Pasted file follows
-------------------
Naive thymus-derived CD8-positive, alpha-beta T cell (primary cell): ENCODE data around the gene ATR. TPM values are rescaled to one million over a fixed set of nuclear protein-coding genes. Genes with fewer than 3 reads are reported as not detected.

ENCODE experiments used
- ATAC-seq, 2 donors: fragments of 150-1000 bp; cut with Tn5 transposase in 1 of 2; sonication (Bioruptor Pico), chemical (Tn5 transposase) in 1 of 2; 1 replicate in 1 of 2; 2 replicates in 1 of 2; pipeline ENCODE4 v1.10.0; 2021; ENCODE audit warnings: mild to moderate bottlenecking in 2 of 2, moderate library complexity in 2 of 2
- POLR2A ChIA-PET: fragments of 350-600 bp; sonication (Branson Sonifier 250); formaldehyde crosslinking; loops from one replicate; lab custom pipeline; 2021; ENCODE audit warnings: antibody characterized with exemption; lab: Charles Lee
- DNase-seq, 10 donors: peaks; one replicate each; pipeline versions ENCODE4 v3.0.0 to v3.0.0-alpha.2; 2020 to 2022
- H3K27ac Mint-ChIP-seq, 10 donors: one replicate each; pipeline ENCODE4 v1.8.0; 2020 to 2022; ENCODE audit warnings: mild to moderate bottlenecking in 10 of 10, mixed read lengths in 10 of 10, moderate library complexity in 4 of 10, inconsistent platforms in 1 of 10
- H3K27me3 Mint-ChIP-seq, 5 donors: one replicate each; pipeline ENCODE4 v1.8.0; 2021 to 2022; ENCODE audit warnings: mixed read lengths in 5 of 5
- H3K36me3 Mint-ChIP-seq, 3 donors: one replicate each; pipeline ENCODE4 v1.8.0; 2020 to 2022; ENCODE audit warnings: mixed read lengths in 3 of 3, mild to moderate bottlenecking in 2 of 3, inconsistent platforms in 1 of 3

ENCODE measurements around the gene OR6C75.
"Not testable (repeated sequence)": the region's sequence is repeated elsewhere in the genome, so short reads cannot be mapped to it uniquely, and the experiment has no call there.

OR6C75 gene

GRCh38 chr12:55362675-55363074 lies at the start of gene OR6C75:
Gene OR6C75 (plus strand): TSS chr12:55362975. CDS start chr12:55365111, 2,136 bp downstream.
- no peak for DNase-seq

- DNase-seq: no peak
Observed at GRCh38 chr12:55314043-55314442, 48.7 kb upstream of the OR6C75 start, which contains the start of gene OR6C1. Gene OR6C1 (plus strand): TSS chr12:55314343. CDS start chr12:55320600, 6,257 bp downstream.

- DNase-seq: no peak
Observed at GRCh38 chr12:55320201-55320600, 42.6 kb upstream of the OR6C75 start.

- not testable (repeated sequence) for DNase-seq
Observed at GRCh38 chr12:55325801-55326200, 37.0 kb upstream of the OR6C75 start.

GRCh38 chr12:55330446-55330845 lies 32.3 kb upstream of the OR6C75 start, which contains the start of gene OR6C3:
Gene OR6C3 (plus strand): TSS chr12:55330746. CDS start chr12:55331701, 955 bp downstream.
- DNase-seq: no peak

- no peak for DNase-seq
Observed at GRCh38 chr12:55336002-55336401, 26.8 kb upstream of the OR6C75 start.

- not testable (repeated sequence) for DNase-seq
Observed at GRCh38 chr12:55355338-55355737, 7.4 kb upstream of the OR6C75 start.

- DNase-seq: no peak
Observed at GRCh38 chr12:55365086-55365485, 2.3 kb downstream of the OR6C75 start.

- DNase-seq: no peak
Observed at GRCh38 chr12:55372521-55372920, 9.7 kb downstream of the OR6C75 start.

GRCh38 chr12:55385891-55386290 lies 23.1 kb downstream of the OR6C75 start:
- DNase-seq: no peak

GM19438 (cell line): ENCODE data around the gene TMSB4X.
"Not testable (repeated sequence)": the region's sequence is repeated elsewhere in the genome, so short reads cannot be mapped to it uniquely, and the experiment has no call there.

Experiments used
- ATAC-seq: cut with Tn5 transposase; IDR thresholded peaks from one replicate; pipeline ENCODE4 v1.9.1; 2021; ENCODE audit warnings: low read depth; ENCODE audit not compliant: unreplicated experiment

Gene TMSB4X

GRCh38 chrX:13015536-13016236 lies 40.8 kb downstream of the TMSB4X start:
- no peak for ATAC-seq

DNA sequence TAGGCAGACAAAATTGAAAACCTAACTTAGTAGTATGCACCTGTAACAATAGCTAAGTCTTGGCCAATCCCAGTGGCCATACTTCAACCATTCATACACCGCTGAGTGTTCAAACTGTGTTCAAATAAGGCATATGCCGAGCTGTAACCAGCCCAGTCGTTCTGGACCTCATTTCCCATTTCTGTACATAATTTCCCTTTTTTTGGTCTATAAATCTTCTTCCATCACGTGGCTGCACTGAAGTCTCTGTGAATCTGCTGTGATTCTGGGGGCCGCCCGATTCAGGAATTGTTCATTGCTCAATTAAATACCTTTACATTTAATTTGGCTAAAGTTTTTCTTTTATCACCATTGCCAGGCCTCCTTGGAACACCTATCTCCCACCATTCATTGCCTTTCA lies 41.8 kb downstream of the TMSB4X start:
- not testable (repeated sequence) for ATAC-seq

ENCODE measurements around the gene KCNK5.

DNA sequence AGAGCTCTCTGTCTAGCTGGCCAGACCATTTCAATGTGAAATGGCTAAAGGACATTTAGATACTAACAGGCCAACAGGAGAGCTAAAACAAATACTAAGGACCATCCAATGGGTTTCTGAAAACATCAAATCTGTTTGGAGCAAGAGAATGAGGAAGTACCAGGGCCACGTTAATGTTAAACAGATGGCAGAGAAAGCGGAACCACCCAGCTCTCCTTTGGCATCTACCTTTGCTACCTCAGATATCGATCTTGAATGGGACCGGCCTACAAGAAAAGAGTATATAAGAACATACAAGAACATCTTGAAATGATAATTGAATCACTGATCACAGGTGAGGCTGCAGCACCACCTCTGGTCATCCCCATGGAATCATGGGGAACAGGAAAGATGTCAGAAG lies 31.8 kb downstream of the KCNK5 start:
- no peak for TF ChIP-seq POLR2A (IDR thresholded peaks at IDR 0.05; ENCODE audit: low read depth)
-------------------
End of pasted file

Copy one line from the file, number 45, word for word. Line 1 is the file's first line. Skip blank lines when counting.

- no peak for TF ChIP-seq POLR2A (IDR thresholded peaks at IDR 0.05; ENCODE audit: low read depth)